The distinction between a weak verb and a strong verb is based on how the past tense of the verb is formed.
Strong verbs (also called irregular verbs) form the past tense or the past participle (or both) in various ways but most often by changing the vowel of the present tense form (for example, give, gave and stick, stuck).
In Garner's Modern American Usage (Oxford University Press, 2003), Bryan Garner offers this explanation for the modifiers "strong" and "weak":
Irregular verbs are sometimes called "strong" verbs because they seem to form the past tense from their own resources, without calling an ending to their assistance. The regular verbs are sometimes called "weak" verbs because they cannot form the past tense without the aid of the ending (most often -ed).In fact, the term "strong" has been inherited from Old English grammars, and many of today's irregular forms are descendants of common Old English verbs. Although fewer than 200 modern English verbs are "strong," these irregulars (most of which are just one syllable in length) are among the most common in the language.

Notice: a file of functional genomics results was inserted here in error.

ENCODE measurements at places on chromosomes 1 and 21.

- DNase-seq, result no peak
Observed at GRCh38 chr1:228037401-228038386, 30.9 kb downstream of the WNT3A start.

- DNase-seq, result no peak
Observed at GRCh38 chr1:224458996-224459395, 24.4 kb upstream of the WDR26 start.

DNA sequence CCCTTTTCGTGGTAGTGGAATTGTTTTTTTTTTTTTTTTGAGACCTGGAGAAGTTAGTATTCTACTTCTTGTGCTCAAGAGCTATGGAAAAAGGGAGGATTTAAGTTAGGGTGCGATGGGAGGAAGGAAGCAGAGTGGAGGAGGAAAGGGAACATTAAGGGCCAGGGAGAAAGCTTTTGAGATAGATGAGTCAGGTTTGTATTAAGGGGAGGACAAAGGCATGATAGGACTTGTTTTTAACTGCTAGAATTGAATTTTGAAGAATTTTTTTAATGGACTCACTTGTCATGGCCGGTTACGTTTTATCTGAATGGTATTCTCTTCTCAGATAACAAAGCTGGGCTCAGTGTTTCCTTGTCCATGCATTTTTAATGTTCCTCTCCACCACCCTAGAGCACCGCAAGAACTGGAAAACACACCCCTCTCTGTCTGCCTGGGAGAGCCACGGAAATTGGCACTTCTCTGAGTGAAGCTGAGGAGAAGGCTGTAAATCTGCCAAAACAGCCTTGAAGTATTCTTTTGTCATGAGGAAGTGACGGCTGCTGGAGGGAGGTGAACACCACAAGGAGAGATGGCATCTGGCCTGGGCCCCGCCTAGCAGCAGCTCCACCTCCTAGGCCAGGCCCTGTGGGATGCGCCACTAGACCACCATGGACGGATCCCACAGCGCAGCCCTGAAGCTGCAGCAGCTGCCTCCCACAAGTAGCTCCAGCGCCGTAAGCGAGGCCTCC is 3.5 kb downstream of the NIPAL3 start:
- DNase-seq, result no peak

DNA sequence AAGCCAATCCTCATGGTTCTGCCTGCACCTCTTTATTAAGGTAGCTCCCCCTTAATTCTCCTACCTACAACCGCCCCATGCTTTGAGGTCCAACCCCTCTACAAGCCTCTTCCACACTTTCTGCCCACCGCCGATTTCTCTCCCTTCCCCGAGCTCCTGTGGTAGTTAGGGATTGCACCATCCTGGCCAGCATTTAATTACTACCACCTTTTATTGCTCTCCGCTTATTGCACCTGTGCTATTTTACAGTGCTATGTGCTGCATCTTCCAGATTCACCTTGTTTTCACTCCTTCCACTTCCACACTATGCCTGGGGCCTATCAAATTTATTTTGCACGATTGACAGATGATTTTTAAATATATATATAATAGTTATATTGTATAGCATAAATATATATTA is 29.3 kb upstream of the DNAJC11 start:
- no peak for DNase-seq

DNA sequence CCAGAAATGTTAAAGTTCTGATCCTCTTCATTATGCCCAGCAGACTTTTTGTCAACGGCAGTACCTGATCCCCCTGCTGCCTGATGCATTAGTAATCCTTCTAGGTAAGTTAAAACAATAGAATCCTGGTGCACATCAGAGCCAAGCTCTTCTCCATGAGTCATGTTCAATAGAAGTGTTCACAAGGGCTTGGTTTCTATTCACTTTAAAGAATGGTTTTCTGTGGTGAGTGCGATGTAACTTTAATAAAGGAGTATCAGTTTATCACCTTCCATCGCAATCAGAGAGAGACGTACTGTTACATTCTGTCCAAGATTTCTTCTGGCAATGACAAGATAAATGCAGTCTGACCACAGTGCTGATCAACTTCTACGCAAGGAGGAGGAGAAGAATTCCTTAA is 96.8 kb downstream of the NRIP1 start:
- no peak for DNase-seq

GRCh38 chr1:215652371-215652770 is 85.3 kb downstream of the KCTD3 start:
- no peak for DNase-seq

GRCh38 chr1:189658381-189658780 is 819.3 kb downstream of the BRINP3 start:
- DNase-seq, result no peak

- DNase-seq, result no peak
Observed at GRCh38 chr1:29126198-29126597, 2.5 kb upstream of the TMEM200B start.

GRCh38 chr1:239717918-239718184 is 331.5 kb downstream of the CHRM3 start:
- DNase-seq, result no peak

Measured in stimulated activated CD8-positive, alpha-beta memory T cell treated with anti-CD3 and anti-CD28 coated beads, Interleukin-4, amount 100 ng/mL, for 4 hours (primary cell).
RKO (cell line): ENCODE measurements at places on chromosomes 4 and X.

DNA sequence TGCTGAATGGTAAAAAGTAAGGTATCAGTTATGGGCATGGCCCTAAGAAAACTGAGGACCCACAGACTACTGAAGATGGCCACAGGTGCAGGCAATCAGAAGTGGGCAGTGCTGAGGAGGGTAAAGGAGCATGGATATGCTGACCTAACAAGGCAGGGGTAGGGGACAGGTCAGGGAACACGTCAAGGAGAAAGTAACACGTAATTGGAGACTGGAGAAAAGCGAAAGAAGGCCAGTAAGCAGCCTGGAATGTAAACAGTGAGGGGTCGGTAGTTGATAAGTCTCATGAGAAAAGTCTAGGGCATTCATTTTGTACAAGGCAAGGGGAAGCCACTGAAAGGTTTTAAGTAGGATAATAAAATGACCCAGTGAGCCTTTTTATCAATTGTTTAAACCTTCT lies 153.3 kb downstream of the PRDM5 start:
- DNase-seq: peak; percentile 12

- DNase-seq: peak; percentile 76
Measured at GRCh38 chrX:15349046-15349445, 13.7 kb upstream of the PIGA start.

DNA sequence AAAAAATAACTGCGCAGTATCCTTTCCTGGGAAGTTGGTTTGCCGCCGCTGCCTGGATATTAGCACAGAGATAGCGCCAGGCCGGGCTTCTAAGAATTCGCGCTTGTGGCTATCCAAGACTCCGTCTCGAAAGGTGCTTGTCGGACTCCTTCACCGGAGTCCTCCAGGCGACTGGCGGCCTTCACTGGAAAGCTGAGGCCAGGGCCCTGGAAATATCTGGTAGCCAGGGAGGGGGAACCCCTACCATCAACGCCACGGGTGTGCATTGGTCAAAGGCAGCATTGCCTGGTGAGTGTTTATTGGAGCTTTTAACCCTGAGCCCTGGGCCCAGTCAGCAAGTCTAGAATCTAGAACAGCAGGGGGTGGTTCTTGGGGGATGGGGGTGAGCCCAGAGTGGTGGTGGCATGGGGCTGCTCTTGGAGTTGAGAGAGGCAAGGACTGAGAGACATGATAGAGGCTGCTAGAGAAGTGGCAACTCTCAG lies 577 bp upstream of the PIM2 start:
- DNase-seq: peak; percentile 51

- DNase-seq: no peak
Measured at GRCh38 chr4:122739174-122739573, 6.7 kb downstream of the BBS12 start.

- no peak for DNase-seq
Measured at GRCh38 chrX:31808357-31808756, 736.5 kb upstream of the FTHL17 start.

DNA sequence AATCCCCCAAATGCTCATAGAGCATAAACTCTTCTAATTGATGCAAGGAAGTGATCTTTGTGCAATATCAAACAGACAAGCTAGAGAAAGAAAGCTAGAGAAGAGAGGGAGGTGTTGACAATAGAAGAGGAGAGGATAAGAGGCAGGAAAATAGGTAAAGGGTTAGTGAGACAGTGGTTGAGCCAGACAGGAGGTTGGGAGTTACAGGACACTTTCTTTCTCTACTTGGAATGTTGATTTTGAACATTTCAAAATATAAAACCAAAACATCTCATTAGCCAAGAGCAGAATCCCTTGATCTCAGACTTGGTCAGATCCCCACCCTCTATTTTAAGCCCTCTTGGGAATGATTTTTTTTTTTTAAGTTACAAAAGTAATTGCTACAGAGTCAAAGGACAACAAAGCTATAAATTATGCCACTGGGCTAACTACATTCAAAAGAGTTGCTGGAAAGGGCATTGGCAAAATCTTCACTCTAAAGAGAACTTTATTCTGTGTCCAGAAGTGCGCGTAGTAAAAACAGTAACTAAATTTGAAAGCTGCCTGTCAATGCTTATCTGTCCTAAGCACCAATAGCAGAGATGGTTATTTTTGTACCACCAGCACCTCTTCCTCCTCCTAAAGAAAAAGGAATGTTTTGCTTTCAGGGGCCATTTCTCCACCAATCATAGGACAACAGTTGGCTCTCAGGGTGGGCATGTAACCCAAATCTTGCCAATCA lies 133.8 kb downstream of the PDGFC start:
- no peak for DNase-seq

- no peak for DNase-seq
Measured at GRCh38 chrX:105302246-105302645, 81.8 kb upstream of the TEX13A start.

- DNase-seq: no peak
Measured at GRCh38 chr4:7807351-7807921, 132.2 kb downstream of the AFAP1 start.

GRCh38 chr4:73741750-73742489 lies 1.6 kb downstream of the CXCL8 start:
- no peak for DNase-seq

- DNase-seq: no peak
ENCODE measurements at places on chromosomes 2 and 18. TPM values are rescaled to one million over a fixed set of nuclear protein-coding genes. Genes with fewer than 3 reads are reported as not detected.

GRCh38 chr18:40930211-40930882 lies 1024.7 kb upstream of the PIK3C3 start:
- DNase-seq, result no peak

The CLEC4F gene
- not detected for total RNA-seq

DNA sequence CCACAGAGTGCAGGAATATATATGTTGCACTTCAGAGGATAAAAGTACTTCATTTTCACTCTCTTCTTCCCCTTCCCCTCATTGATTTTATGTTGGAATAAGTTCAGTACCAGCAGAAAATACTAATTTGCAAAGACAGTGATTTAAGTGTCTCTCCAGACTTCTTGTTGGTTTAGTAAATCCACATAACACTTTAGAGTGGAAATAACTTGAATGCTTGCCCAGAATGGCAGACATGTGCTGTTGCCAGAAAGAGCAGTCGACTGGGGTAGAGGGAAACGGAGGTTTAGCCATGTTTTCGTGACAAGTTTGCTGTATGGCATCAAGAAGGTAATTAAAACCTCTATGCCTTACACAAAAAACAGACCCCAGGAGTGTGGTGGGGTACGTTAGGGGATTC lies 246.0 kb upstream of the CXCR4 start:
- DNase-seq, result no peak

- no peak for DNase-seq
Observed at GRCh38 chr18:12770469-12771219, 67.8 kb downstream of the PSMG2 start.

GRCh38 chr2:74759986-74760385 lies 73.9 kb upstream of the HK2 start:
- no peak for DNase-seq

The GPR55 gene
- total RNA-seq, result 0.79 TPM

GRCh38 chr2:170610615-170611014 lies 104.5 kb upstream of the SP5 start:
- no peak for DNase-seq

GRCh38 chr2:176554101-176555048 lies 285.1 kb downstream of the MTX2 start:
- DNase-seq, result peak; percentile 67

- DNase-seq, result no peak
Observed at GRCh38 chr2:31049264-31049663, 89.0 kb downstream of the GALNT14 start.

For more information about strong verbs, see our Introduction to Irregular Verbs in English.